Trustee also cites other cases in favor of his contention that Debtor's post-petition rollover of the retirement funds into the IRA brought the funds into the estate. All of these cases are distinguishable. Four of the cases[14] involved the pre-petition rollover of funds from an ERISA-qualified plan into an IRA; this case involves a post-petition rollover. Another case, Rau v. Ryerson (In re Ryerson), 739 F.2d 1423 (9th Cir.1984), did not involve funds generated by a spendthrift trust which would have been excluded from the estate initially. Instead, the court held that post-petition proceeds from a pre-petition contract were property of the estate.

    Because the retirement funds were contained in a spendthrift trust as of the petition date, the bankruptcy court correctly held that at least 75 percent of the funds were not property of the estate (and would be fully exempt even if they were property of the estate). As discussed in section IV(A), the remaining 25 percent would be fully exempt.

    *690 V. CONCLUSION

    Because the retirement funds were fully exempt under California Code of Civil Procedure section 704.115, this panel AFFIRMS the decision of the bankruptcy court.


    [1] This distribution was not taxable.

    [2] The balance of the distribution was subject to taxation.

    [3] Debtor claimed the retirement funds exempt pursuant to California Code of Civil Procedure section 704.110 ("CCP § 704.110"), which governs rights and benefits under a public retirement system. Subsection (b) provides that all amounts held, controlled, or in process of distribution by a public entity derived from contributions by that entity or an employee of that entity for public retirement benefit purposes and all rights and benefits accruing to any person under a public retirement system are fully exempt. After the trustee filed his objection to the exemptions, he and Debtor entered into a stipulation indicating that the bankruptcy court had to resolve the issue of whether the retirement funds qualified for an unlimited exemption pursuant to California Code of Civil Procedure section 704.115(a) ("CCP § 704.115"), which governs private retirement funds. As discussed below, the bankruptcy court determined that the retirement funds were fully exempt under CCP § 704.115(a); neither the parties nor the court addressed CCP § 704.110. The failure of the parties to address CCP § 704.110 is irrelevant, however, because the funds would be fully exempt under both sections to the extent they were held in a retirement plan, whether public or private.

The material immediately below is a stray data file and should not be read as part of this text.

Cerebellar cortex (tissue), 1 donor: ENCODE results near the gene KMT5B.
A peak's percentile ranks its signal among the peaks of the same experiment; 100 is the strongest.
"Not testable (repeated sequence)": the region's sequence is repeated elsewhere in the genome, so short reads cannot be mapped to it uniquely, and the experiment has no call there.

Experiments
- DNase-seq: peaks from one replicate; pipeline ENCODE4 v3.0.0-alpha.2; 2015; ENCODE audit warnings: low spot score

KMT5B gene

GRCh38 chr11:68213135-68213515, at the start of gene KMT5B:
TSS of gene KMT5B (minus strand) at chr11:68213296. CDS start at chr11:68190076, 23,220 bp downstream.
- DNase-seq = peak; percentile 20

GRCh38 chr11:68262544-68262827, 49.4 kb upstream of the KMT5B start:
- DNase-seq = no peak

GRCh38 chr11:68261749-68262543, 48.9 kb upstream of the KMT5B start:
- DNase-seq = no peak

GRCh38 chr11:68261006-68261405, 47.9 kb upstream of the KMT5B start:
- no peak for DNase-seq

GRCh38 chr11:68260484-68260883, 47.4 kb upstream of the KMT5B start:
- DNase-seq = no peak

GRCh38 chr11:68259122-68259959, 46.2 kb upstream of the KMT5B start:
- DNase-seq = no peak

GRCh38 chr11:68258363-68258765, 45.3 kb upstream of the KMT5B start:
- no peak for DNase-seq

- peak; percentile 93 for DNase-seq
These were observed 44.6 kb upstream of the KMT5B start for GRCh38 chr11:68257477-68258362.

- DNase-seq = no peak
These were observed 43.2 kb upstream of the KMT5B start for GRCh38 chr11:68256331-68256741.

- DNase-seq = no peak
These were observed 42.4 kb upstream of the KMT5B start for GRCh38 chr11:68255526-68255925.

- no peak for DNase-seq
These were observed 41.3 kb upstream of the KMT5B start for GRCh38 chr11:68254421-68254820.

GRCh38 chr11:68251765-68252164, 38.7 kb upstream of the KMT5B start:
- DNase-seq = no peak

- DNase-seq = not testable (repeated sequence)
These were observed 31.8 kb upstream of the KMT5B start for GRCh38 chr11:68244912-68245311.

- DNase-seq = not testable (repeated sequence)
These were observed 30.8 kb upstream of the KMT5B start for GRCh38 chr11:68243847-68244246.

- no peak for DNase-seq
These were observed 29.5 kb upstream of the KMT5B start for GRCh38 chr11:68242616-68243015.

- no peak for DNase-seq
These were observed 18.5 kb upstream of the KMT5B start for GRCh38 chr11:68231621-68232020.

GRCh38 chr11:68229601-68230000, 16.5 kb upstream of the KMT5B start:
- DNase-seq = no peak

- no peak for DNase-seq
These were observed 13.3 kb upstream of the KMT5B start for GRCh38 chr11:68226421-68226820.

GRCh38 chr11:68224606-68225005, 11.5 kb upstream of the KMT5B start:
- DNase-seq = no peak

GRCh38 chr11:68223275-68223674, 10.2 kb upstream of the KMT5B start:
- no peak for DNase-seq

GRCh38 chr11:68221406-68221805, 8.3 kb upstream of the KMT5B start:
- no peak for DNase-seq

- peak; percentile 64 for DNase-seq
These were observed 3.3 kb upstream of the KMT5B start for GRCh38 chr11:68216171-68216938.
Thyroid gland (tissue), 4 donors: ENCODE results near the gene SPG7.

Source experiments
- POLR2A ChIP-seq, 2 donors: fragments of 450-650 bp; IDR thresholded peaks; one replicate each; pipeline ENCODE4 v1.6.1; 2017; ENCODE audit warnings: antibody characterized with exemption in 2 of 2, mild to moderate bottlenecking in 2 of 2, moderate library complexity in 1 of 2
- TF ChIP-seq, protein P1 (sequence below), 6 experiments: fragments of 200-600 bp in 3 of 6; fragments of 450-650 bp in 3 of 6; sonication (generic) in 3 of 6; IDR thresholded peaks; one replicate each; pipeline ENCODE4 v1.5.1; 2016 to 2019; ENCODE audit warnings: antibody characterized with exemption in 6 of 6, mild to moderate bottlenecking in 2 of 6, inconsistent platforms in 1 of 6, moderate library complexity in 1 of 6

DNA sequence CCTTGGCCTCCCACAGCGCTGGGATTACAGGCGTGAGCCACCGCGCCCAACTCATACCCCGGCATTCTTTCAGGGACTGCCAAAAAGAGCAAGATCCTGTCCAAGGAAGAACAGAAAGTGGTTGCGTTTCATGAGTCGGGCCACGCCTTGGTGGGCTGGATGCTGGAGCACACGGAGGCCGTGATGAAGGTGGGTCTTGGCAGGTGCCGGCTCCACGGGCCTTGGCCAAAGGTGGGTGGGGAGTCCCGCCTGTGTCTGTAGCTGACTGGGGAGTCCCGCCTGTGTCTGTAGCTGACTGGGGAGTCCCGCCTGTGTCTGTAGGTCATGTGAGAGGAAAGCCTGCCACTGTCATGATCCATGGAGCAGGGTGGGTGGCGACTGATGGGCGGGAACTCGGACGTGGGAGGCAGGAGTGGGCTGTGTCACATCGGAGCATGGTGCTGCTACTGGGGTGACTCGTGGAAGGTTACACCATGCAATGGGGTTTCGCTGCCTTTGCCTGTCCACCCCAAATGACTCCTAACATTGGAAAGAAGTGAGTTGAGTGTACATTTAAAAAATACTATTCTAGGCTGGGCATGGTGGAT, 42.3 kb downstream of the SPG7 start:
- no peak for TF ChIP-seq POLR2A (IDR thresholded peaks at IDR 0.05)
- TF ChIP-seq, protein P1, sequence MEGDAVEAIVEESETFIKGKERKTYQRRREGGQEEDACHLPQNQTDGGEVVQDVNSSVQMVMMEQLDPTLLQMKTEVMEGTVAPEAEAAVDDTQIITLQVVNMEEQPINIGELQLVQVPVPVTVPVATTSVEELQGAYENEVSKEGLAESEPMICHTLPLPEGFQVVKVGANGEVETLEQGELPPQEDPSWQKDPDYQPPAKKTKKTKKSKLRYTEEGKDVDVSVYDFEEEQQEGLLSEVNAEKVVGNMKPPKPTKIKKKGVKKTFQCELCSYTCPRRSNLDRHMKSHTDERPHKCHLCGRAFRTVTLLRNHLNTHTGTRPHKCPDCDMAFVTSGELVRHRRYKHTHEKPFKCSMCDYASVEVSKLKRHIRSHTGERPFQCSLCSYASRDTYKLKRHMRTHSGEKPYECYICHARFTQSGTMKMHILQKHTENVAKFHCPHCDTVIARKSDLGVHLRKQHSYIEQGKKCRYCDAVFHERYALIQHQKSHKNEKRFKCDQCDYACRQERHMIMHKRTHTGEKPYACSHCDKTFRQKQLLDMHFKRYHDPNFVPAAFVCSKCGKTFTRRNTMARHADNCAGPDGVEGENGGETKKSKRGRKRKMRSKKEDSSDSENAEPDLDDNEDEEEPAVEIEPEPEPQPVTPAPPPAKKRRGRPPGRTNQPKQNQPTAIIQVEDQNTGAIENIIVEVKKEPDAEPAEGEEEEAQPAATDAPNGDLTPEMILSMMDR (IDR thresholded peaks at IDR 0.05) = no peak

[4] California law recognizes the validity of spendthrift trusts. See Cal. Prob.Code § 15301 ("if the trust instrument provides that a beneficiary's interest in principal is not subject to voluntary or involuntary transfer, the beneficiary's interest in principal may not be transferred and is not subject to enforcement of a money judgment until paid to the beneficiary.") Nonetheless, the California Probate Code has limited the scope of the spendthrift protection. California Probate Code section 15306.5 provides that a judgment creditor may obtain an "order directing the trustee to satisfy all or part of the judgment out of the payment to which the beneficiary is entitled under the [spendthrift] trust instrument, . . ." as long as the payment does not exceed 25 percent of the funds otherwise available to the beneficiary. See Cal. Prob. Code § 15306.5 (West 1991). The bankruptcy court, applying section 15306.5 and following Neuton v. Danning (In re Neuton), 922 F.2d 1379 (9th Cir.1990), held that only 75 percent of the spendthrift trust was excluded from the estate.

    [5] Unless otherwise indicated, all section and rule references are to the Bankruptcy Code, 11 U.S.C. §§ 101-1330 and the Federal Rules of Bankruptcy Procedure, Rules XXXX-XXXX.

    [6] Trustee has not challenged the status of the Retirement Plan as a "union retirement plan."

    [7] The Retirement Plan was clearly designed for retirement purposes, because it limited the ability of participants to recover contributions prior to retirement and required participants to work twenty-three years in order to receive full benefits. It does not allow the participants free access or control over their funds in the Retirement Plan until retirement.